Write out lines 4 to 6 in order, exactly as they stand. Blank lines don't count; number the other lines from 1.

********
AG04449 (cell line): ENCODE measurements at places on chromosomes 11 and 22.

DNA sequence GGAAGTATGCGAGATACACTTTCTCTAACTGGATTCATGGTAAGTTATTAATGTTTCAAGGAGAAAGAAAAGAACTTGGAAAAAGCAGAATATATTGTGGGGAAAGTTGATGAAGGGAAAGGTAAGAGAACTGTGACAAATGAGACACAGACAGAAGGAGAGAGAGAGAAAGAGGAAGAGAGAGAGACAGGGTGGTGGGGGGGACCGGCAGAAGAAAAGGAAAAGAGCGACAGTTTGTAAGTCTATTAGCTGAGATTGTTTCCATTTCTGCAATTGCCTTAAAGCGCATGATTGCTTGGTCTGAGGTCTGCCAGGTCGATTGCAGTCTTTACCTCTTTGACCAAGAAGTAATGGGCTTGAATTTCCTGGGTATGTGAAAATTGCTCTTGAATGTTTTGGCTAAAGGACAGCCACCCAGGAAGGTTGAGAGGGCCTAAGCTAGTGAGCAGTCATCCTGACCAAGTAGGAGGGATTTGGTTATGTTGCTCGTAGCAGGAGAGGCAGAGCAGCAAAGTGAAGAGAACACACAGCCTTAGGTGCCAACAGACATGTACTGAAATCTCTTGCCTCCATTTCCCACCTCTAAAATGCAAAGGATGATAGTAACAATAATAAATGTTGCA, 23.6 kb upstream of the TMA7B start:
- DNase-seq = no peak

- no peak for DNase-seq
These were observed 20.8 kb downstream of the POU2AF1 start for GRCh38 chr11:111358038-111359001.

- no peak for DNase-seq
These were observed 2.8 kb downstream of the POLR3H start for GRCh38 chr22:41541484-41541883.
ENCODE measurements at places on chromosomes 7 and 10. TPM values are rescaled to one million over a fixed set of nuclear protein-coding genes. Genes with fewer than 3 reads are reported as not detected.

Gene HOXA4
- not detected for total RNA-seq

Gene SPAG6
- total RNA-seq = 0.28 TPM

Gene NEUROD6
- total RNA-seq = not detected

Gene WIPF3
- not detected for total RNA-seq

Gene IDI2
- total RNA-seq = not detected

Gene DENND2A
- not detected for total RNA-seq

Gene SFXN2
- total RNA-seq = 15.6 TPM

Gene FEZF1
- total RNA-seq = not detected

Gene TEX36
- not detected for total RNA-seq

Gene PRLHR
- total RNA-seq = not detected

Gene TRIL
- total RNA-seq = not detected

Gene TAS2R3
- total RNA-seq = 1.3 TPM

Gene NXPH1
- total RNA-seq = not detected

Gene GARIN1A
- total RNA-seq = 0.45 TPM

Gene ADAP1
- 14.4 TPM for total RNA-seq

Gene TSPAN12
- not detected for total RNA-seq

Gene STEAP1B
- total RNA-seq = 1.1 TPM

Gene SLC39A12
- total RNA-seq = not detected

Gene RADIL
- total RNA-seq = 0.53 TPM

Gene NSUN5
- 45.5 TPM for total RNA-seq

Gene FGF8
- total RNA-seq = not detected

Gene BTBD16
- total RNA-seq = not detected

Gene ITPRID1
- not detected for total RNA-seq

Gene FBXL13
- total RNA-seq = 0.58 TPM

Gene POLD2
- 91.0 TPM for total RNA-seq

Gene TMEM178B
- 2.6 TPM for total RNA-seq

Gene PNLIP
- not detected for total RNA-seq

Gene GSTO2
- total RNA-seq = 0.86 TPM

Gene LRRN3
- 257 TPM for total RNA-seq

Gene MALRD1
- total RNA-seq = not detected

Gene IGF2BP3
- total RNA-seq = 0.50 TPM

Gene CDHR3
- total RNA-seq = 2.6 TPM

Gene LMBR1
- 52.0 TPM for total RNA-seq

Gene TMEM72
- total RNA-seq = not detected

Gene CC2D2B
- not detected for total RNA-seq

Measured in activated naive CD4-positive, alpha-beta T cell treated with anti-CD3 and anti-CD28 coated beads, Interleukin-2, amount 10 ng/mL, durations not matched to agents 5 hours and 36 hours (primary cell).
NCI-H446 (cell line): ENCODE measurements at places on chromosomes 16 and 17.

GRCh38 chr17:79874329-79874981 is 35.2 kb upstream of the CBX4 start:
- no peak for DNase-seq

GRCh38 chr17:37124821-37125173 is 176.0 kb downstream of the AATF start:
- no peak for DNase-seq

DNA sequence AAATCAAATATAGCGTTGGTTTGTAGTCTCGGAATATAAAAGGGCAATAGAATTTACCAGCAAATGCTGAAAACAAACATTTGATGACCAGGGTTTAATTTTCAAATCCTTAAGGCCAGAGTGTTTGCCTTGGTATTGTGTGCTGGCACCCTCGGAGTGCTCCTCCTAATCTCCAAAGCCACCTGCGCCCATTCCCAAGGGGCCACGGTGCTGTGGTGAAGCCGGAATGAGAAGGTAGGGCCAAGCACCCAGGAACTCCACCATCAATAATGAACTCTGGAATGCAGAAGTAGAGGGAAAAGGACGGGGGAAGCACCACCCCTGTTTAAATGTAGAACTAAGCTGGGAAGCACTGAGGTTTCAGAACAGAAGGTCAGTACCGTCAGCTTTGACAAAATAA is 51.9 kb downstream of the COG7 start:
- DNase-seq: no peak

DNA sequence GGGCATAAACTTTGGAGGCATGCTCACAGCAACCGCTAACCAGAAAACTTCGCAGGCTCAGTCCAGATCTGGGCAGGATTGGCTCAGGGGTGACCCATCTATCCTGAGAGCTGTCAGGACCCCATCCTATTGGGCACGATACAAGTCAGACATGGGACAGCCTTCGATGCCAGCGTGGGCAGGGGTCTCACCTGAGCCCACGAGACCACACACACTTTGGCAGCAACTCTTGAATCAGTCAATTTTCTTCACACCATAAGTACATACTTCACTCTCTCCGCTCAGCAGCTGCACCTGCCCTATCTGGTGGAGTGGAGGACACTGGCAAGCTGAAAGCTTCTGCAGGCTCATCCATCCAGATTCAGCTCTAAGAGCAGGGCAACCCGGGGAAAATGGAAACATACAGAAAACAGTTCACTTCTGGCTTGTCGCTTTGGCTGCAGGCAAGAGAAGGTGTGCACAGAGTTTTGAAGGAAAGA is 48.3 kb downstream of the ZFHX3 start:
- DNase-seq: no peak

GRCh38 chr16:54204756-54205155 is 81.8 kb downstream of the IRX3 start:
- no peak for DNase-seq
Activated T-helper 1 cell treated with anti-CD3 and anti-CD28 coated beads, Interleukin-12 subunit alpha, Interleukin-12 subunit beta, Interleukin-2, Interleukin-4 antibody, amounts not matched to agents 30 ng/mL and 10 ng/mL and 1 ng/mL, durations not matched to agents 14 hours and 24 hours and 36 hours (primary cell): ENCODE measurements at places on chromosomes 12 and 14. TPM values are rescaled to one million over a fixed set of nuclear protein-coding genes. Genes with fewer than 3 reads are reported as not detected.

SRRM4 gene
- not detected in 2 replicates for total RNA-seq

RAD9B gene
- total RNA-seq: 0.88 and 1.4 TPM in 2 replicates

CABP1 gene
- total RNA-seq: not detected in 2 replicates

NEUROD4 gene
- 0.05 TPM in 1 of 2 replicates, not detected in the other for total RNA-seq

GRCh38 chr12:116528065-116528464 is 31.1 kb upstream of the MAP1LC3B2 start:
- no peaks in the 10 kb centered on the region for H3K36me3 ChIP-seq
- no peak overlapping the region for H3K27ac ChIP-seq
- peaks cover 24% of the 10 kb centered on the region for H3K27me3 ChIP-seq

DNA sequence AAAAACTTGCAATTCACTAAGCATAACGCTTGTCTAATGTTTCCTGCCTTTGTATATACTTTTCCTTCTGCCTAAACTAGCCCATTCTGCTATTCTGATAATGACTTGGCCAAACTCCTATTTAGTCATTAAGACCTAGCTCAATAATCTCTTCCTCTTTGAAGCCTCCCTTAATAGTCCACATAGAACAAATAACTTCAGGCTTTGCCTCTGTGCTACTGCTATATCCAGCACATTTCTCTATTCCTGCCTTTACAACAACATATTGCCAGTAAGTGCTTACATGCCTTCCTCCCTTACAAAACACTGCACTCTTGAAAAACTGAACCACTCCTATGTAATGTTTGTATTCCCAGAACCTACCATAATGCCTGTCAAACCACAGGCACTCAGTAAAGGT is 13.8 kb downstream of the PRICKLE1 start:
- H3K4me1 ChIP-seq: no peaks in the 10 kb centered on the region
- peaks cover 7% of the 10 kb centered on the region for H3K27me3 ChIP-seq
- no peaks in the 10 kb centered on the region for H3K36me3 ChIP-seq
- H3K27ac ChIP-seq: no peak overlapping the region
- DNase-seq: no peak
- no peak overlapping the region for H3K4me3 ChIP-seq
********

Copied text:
- no peak for DNase-seq
These were observed 20.8 kb downstream of the POU2AF1 start for GRCh38 chr11:111358038-111359001.

- no peak for DNase-seq